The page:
Gottlieb Daimler: Inventor of the Truck
Gottlieb Wilhelm Daimler was a German engineer, designer and industrialist. He is seen as the inventor of the truck and pioneer of modern freight transport. He can claim to have developed and played a part in building the most successful means of freight transport ever. In recognition of these pioneering achievements, Daimler was inducted into the Logistics Hall of Fame in 2014.
|Field||automotive industry, mobility|
|Born||March 17, 1834 in Schorndorf, Germany|
|Died||March 6, 1900 in Cannstatt, Germany|
|Induction into the Logistics Hall of Fame||2014, Federal Ministry of Transport and Digital Infrastructure, Berlin, Germany|
|Congratulatory speaker||Alexander Dobrindt, Federal Minister of Transport and Digital Infrastructure, patron of the Logistics Hall of Fame|
Born on March 17, 1834 in Schorndorf
1848 Completes grammar school, begins apprenticeship as a gunsmith
1852 Qualifies as gunsmith
1853 First job in an engineering factory
1857 Studies Engineering at the Polytechnical College in Stuttgart
1862 Designer at the Metallwarenfabrik Straub metalworking factory
1865 Head of the machine factory of the "Bruderhaus" orphanage in Reutlingen
1869 Head of the workshops of the Karlsruher Maschinenbaugesellschaft engineering company
1872 Moves to Deutz AG, from 1875 head of the workshops
1882 Founding of the "testing workshop" in Cannstatt
1890 Founding of the Daimler-Motoren-Gesellschaft company together with Wilhelm Maybach, Max Duttenhofer and Wilhelm Lorenz
1894/95 Chairman of the Supervisory Board of the Daimler-Motoren-Gesellschaft company
1896 Construction of the first motorised truck
1900 Gottlieb Daimler dies in Cannstatt
2014 Induction into the Logistics Hall of Fame
- The world's first truck was one of Daimler's late works, so to speak. Daimler was 62 years old and at the zenith of his career when he landed this major coup. October 1, 1896 marked the day when the Daimler-Motoren-Gesellschaft company delivered the word's first truck. Daimler's first truck had a 4 hp two-cylinder engine and a payload of 1,500 kg. This vehicle paved the way for Germany's rich tradition as an exporter of trucks. The vehicle was sold to the British Motor Syndicate in London for 4,600 goldmarks, equivalent to around 45,000 euros in today's money.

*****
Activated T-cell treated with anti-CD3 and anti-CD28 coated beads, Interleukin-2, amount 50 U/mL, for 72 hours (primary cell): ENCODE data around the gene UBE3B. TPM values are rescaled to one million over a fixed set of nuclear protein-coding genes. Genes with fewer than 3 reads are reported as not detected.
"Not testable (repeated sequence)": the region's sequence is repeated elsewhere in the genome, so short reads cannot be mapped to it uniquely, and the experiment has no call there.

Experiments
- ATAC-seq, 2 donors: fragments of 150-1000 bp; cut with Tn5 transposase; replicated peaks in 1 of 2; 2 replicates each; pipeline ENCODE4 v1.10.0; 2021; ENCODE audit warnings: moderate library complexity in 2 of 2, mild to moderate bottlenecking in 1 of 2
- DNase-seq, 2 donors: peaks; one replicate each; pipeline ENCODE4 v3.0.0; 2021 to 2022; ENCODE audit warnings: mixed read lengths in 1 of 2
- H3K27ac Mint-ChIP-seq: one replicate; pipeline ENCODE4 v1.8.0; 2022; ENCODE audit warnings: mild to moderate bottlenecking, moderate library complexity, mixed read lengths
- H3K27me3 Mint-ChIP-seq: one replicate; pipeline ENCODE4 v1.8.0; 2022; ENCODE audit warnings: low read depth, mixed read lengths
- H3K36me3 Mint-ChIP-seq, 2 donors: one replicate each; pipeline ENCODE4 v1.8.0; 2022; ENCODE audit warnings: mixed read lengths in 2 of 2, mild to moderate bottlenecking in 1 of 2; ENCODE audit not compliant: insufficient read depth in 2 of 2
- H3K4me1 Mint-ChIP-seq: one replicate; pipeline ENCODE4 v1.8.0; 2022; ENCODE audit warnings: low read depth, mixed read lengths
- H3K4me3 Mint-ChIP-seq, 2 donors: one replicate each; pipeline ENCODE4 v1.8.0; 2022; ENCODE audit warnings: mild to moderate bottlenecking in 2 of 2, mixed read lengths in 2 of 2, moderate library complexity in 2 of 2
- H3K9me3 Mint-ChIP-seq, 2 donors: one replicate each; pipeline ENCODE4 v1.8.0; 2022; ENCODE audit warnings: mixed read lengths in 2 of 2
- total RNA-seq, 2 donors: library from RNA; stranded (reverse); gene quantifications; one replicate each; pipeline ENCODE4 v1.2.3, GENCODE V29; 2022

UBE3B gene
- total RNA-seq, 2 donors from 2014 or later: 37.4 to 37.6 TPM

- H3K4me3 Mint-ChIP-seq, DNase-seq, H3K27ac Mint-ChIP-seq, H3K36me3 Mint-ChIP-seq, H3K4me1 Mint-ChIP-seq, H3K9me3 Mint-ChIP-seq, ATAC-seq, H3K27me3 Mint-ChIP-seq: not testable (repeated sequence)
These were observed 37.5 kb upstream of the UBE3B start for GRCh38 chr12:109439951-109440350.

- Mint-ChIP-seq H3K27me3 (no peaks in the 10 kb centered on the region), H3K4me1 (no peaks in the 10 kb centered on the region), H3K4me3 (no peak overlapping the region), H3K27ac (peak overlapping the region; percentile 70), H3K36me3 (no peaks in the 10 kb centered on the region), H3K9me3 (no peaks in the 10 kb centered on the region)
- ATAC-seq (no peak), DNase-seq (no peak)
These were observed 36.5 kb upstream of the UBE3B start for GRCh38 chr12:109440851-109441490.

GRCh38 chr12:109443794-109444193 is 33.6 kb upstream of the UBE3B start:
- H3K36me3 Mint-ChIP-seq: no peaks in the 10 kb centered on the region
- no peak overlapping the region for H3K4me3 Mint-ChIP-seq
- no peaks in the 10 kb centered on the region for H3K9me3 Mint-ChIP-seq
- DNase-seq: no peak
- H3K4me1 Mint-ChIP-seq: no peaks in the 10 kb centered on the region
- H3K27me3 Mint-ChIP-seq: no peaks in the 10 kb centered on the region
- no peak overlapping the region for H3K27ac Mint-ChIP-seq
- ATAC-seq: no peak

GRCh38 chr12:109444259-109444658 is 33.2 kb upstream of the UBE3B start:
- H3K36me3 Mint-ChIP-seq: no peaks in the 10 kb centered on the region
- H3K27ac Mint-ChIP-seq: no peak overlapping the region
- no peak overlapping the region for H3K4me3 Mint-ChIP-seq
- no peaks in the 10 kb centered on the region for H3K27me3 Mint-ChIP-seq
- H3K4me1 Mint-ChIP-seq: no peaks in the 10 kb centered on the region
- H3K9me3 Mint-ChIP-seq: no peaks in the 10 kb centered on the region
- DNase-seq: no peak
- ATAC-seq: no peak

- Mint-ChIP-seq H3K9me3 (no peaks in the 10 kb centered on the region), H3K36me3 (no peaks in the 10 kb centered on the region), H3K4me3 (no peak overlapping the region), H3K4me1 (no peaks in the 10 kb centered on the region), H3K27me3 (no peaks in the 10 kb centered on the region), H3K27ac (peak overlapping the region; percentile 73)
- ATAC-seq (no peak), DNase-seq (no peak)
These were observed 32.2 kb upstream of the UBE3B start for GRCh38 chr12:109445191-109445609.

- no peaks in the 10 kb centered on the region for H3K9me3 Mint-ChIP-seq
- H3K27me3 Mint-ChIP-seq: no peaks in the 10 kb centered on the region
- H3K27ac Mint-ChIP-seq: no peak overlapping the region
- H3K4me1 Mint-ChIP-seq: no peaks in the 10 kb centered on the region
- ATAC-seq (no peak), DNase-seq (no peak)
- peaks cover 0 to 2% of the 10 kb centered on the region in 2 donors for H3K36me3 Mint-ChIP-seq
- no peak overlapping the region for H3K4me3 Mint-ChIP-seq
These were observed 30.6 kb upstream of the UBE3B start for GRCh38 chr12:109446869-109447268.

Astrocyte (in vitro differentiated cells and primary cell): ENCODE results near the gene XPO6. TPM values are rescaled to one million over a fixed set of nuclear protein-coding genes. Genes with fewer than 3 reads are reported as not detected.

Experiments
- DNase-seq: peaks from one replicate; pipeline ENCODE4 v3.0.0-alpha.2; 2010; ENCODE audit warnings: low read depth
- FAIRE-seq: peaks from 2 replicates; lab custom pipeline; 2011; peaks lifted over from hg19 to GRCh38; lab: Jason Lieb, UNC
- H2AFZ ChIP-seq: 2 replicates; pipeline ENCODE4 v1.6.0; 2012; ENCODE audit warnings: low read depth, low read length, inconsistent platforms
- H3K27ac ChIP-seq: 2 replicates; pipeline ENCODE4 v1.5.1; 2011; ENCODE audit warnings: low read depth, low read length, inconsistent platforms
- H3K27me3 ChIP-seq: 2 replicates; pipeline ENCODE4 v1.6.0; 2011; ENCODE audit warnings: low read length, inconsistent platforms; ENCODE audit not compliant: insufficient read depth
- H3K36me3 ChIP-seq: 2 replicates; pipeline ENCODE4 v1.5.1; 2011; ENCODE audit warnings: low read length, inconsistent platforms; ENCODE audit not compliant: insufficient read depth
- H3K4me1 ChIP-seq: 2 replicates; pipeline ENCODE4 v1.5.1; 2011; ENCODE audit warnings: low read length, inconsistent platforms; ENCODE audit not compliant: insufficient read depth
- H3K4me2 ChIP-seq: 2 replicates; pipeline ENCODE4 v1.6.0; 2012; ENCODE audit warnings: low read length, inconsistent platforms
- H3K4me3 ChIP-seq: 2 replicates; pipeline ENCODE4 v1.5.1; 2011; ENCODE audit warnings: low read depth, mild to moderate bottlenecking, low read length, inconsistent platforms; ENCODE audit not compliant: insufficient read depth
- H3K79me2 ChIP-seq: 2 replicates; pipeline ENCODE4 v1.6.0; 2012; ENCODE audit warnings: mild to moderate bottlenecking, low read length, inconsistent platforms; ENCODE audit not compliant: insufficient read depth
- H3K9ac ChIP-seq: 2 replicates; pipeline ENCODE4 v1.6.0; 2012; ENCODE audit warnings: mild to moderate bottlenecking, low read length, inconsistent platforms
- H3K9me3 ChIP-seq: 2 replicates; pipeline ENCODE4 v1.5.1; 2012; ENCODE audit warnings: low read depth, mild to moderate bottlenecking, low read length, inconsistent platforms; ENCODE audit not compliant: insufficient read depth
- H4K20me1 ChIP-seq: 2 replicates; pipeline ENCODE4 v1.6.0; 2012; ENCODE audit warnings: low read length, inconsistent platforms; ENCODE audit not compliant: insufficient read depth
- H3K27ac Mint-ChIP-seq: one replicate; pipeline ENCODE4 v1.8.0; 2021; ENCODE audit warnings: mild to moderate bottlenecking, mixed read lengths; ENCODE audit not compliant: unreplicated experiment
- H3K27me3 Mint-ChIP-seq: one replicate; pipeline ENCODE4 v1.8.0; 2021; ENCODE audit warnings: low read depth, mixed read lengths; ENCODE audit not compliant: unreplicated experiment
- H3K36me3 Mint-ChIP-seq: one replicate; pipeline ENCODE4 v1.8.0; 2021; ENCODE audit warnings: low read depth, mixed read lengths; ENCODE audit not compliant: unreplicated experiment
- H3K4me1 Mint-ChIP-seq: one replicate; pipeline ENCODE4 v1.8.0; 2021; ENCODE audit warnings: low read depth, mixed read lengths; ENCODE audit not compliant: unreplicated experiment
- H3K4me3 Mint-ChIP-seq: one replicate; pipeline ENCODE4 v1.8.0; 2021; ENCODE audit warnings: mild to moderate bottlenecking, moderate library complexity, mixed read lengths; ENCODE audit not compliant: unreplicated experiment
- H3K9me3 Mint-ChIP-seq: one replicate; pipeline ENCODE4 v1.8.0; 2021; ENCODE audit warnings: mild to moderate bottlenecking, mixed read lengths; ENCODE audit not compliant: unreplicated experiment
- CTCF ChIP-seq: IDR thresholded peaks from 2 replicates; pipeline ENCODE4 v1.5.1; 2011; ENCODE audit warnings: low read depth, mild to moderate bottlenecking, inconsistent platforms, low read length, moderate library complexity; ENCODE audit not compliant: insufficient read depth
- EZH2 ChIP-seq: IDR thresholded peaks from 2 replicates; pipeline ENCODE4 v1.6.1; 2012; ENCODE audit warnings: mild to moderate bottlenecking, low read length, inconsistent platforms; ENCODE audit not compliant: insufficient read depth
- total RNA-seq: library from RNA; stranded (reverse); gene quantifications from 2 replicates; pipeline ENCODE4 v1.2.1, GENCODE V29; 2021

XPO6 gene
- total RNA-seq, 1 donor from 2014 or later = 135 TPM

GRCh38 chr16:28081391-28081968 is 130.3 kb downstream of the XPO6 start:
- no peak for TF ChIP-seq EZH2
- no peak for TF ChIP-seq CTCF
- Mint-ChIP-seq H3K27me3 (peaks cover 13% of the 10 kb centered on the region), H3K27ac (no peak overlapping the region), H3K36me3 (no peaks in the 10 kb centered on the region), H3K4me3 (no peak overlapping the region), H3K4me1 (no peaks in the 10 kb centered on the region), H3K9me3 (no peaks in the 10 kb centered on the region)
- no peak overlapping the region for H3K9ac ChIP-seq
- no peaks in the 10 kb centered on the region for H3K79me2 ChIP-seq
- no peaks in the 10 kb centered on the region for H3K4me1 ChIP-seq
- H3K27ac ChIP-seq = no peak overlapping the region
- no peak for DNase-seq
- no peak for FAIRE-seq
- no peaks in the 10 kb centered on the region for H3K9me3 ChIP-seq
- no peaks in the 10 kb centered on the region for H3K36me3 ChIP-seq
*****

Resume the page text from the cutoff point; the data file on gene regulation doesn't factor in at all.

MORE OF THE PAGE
- The first truck looked more like a horse-drawn carriage. The engine was situated below the rear axle, and the truck had a top speed of just 16 kmh according to the product specifications, although other sources put the maximum speed at 10 kmh. The truck was able to handle a gradient of up to ten percent – but only if was not carrying a full load. Yet the flexibility and performance capability of this new vehicle type ensured that its successors became established as the number one means of overland transport. The truck is the backbone of the transport system and therefore of our modern economy characterised by the division of labour. Today, trucks account for more than 70 percent of traffic volume in the field of freight transport in Germany.
- Gottlieb Daimler never expected a boom of this kind. He is reported to have said: "The worldwide demand for motor vehicles will not exceed one million – if for no other reason than there are not enough chauffeurs". And this prediction also included automobiles. According to other sources, he forecast that worldwide demand would be as low as 5,000 vehicles.
- Daimler died at the age of 65. He only lived to see the nascent phase of the all-conquering truck, but the vehicle he launched made him a pioneer of modern freight transport and laid the foundations for all logistics networks.
- He left to his family around 25% of the share capital in the Daimler-Motoren-Gesellschaft company. In 1926, the Daimler-Motoren-Gesellschaft was merged with the Benz & Cie. Company of Carl Benz to form Daimler-Benz AG.